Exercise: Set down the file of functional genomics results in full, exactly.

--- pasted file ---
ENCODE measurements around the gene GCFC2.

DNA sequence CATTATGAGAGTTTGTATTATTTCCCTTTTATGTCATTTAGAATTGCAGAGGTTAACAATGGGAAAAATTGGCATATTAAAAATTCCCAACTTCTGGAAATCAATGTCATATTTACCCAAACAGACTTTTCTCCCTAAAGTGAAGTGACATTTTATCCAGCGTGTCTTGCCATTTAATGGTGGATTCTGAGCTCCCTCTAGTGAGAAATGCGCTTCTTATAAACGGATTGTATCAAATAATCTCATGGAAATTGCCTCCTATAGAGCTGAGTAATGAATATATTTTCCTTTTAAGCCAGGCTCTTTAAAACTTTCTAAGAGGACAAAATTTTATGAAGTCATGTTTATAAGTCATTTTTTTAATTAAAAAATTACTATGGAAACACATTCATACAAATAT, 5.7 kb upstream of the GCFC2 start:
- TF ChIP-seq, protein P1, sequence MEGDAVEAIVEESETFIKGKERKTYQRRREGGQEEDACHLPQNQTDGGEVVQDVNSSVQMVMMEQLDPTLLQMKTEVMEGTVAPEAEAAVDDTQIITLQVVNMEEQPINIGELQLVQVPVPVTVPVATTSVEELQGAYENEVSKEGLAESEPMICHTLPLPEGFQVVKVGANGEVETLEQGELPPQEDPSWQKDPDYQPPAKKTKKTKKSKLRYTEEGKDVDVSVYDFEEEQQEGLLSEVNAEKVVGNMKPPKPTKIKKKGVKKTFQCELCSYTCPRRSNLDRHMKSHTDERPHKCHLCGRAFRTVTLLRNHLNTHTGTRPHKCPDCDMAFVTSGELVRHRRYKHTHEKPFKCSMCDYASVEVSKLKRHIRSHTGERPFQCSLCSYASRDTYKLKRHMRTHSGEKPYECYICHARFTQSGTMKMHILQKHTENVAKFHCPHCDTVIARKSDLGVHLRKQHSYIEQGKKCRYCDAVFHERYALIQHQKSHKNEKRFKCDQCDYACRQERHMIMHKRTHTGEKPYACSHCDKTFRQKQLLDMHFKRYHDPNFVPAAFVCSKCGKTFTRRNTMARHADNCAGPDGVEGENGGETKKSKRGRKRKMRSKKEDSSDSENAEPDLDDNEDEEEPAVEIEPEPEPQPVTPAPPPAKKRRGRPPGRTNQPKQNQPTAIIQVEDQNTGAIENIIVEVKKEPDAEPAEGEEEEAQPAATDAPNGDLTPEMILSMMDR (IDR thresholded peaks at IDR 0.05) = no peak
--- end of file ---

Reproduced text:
ENCODE measurements around the gene GCFC2.

DNA sequence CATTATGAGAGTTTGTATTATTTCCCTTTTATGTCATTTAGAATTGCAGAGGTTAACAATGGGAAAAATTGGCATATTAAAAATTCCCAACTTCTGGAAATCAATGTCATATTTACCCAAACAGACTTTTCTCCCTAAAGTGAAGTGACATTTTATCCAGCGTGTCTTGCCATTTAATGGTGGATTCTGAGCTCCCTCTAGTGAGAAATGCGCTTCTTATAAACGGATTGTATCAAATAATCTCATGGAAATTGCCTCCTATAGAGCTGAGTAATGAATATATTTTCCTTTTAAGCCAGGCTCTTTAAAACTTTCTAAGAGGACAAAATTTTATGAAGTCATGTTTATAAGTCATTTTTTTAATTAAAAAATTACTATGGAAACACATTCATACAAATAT, 5.7 kb upstream of the GCFC2 start:
- TF ChIP-seq, protein P1, sequence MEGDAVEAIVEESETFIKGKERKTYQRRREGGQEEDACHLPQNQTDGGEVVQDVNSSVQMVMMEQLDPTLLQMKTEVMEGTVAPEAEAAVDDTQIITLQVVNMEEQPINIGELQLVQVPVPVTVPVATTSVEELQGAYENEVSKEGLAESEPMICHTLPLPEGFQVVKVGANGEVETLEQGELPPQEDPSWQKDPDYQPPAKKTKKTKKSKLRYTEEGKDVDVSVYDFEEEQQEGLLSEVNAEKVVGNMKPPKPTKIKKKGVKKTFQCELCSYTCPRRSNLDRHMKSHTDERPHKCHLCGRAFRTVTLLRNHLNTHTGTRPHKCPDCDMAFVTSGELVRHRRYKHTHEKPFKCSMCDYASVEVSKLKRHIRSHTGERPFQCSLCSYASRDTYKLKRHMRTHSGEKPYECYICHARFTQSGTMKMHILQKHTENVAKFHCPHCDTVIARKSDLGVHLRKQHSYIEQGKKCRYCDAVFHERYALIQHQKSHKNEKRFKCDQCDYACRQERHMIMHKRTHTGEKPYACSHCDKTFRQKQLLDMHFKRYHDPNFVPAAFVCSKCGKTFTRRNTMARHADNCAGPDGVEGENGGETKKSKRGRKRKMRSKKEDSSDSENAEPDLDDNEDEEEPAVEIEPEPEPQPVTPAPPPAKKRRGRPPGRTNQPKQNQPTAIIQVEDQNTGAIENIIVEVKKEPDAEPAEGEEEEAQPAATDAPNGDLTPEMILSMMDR (IDR thresholded peaks at IDR 0.05) = no peak